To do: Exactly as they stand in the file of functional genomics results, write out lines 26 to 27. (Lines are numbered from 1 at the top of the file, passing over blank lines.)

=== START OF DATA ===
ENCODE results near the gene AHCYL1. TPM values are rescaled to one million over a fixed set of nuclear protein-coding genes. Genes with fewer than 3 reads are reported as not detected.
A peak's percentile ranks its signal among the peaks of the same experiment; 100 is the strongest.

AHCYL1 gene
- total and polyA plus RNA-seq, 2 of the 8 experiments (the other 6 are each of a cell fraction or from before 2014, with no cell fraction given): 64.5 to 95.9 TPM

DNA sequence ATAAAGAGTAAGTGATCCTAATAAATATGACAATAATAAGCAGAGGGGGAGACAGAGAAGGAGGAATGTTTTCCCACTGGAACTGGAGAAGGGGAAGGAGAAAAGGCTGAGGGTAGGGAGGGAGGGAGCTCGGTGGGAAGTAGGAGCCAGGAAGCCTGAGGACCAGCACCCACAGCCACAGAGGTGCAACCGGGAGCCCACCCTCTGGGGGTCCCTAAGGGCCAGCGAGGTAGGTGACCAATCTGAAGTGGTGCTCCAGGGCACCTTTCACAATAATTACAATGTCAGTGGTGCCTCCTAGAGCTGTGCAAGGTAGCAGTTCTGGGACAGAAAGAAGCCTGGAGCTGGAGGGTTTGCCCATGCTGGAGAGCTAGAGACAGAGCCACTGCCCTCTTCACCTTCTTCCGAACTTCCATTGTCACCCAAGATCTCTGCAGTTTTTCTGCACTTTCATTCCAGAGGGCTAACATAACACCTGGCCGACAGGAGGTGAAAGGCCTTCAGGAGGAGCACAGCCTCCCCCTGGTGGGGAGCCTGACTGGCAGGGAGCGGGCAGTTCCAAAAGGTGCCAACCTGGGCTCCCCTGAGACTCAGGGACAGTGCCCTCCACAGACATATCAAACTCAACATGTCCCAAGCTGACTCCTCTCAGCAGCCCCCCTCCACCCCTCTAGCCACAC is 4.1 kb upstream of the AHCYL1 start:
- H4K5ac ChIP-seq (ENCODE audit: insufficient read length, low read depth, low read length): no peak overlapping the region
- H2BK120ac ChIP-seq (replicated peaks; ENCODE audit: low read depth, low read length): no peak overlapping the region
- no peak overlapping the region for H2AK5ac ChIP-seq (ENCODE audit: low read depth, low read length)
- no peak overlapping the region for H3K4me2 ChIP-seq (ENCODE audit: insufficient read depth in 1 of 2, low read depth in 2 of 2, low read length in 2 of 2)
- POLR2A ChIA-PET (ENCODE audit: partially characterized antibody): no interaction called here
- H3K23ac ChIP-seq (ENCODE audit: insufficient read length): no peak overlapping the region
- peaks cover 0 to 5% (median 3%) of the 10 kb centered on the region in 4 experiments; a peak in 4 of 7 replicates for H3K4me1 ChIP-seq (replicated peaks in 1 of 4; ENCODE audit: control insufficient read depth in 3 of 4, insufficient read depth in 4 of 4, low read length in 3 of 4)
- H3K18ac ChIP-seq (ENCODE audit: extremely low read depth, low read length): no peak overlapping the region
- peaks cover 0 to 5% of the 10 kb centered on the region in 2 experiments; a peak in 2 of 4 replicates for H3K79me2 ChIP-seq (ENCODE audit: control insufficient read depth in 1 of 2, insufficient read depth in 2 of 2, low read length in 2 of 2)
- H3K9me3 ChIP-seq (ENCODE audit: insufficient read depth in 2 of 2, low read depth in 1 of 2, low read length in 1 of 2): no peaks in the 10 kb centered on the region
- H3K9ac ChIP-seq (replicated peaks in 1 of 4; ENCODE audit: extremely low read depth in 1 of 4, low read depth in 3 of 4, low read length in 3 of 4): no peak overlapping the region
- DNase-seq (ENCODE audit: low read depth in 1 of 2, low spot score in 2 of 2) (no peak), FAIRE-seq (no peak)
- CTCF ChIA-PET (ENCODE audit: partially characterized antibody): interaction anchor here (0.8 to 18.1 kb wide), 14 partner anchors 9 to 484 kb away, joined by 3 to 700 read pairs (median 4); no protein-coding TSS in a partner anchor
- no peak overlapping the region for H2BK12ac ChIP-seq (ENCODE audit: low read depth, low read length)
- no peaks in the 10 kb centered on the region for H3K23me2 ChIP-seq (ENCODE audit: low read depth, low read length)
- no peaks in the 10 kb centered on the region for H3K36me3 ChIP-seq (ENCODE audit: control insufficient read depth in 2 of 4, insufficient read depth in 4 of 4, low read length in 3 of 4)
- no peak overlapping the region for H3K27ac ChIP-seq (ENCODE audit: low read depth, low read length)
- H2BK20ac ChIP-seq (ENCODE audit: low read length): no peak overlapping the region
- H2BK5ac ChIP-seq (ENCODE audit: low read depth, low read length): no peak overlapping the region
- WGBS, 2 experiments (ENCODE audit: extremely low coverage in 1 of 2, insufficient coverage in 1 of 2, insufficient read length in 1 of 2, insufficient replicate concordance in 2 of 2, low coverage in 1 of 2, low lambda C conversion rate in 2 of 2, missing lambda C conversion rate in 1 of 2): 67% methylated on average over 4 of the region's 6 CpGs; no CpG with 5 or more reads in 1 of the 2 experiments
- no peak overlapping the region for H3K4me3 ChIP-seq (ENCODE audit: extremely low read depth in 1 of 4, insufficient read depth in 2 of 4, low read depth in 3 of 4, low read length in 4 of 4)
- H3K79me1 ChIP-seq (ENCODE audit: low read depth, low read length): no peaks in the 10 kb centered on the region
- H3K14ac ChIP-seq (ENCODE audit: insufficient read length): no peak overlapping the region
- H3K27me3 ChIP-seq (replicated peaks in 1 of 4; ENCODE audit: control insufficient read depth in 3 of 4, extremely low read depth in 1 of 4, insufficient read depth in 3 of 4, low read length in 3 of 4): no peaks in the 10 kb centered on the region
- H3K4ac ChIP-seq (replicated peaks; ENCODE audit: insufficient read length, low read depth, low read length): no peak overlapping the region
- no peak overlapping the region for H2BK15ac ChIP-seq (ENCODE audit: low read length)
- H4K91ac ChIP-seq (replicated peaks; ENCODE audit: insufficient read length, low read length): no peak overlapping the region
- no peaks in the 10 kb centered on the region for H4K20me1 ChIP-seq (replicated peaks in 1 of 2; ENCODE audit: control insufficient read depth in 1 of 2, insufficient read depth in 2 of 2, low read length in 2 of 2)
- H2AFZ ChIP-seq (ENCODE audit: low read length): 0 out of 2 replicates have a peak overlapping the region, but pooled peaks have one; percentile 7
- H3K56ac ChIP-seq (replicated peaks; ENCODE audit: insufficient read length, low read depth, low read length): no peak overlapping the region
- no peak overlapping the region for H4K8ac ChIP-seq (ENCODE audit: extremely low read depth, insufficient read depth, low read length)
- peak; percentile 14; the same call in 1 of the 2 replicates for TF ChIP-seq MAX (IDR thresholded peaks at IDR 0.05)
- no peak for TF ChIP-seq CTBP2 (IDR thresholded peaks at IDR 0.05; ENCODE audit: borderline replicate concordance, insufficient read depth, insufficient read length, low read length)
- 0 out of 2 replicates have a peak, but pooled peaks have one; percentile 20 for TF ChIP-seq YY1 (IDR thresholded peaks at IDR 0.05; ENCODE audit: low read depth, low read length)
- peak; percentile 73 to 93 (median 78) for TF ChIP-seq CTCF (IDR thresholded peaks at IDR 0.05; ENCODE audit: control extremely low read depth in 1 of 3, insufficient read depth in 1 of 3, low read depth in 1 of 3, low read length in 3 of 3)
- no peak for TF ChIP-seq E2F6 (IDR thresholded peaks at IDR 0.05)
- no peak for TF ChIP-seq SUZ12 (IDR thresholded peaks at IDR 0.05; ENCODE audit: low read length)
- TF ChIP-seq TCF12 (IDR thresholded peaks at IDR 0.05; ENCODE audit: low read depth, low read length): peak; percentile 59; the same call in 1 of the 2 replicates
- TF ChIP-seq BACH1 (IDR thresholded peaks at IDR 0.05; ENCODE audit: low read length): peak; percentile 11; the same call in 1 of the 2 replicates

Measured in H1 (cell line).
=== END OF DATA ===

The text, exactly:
- no peak overlapping the region for H3K4me3 ChIP-seq (ENCODE audit: extremely low read depth in 1 of 4, insufficient read depth in 2 of 4, low read depth in 3 of 4, low read length in 4 of 4)
- H3K79me1 ChIP-seq (ENCODE audit: low read depth, low read length): no peaks in the 10 kb centered on the region